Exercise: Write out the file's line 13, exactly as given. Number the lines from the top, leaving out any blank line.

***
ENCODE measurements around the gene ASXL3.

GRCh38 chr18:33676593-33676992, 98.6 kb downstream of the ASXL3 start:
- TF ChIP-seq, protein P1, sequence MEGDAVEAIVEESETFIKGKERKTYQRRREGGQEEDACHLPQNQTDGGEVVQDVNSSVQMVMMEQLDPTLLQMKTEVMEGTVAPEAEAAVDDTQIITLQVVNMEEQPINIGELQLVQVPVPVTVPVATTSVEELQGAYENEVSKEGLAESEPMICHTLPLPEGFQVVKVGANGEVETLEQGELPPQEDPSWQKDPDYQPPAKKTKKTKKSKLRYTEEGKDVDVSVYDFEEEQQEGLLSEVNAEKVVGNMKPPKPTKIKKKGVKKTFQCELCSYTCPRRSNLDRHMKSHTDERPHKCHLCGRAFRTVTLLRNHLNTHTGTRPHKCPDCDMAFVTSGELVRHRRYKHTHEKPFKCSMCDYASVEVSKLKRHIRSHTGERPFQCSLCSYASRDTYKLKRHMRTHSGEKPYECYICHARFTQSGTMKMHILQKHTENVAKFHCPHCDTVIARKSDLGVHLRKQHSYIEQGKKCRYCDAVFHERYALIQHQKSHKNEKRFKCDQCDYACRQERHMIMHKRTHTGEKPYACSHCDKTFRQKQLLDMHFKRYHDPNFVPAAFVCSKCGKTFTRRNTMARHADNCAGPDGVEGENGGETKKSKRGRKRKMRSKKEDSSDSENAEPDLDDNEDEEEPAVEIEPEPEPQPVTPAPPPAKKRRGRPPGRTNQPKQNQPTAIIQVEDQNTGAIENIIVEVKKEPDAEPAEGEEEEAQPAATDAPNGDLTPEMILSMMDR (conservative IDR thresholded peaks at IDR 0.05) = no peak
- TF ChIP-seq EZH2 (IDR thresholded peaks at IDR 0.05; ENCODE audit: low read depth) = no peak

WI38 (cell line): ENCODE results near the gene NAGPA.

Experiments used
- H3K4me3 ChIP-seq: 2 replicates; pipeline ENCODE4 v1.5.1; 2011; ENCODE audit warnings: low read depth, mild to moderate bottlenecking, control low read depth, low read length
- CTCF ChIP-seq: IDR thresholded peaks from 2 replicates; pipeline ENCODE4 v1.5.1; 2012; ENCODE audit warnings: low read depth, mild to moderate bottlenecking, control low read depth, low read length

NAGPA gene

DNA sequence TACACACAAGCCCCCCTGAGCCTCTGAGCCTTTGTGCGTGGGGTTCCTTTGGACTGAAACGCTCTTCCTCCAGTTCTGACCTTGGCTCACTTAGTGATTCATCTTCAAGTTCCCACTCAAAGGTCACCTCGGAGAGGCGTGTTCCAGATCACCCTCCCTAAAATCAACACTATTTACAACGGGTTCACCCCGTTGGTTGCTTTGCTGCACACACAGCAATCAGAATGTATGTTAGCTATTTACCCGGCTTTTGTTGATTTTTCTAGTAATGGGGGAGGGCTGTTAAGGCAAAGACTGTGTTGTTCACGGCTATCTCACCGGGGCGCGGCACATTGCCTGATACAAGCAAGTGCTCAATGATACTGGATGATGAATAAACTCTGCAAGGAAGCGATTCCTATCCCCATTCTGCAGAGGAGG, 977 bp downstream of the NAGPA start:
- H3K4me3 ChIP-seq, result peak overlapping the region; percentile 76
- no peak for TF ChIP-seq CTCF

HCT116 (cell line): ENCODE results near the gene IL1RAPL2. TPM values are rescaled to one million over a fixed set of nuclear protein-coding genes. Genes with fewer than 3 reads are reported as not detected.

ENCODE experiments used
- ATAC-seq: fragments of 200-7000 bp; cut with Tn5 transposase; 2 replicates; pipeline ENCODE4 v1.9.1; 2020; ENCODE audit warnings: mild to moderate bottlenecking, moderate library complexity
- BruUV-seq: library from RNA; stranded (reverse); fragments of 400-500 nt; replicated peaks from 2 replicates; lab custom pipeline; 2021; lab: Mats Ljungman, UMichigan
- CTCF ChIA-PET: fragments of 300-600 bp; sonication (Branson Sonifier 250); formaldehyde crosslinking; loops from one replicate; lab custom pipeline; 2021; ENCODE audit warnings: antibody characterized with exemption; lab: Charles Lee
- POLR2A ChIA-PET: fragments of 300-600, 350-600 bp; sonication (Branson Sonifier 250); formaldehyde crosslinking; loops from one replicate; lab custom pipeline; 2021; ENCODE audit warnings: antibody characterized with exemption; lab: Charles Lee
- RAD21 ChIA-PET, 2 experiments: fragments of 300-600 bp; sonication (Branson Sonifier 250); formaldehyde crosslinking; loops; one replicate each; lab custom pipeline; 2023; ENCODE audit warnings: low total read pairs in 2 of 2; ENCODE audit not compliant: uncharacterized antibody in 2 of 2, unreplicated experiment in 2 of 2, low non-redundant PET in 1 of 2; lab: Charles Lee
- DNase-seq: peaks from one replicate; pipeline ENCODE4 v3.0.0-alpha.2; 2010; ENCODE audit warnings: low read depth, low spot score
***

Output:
HCT116 (cell line): ENCODE results near the gene IL1RAPL2. TPM values are rescaled to one million over a fixed set of nuclear protein-coding genes. Genes with fewer than 3 reads are reported as not detected.